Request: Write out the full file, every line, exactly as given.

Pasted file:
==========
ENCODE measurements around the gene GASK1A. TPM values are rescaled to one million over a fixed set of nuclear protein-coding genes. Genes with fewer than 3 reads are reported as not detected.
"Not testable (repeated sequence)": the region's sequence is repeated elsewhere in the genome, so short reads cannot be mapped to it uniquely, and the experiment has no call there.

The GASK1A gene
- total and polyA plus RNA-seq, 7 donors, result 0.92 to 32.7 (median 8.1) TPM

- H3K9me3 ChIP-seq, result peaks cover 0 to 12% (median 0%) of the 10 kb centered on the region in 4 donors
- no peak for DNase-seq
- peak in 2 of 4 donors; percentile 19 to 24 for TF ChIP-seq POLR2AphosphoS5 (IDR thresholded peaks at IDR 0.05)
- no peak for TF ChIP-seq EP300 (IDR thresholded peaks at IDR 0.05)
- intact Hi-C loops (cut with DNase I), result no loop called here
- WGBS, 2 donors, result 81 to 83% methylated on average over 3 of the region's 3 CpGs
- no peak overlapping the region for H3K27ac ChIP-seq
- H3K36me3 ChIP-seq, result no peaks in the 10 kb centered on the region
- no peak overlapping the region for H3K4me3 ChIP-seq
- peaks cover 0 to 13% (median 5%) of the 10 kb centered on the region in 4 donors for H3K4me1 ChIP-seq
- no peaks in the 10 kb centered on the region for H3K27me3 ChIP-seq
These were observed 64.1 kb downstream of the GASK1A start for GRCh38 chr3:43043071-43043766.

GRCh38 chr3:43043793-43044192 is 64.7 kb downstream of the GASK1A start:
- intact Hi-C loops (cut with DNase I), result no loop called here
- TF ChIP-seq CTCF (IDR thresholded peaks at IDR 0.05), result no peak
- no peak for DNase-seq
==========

ENCODE measurements around the gene GASK1A. TPM values are rescaled to one million over a fixed set of nuclear protein-coding genes. Genes with fewer than 3 reads are reported as not detected.
"Not testable (repeated sequence)": the region's sequence is repeated elsewhere in the genome, so short reads cannot be mapped to it uniquely, and the experiment has no call there.

The GASK1A gene
- total and polyA plus RNA-seq, 7 donors, result 0.92 to 32.7 (median 8.1) TPM

- H3K9me3 ChIP-seq, result peaks cover 0 to 12% (median 0%) of the 10 kb centered on the region in 4 donors
- no peak for DNase-seq
- peak in 2 of 4 donors; percentile 19 to 24 for TF ChIP-seq POLR2AphosphoS5 (IDR thresholded peaks at IDR 0.05)
- no peak for TF ChIP-seq EP300 (IDR thresholded peaks at IDR 0.05)
- intact Hi-C loops (cut with DNase I), result no loop called here
- WGBS, 2 donors, result 81 to 83% methylated on average over 3 of the region's 3 CpGs
- no peak overlapping the region for H3K27ac ChIP-seq
- H3K36me3 ChIP-seq, result no peaks in the 10 kb centered on the region
- no peak overlapping the region for H3K4me3 ChIP-seq
- peaks cover 0 to 13% (median 5%) of the 10 kb centered on the region in 4 donors for H3K4me1 ChIP-seq
- no peaks in the 10 kb centered on the region for H3K27me3 ChIP-seq
These were observed 64.1 kb downstream of the GASK1A start for GRCh38 chr3:43043071-43043766.

GRCh38 chr3:43043793-43044192 is 64.7 kb downstream of the GASK1A start:
- intact Hi-C loops (cut with DNase I), result no loop called here
- TF ChIP-seq CTCF (IDR thresholded peaks at IDR 0.05), result no peak
- no peak for DNase-seq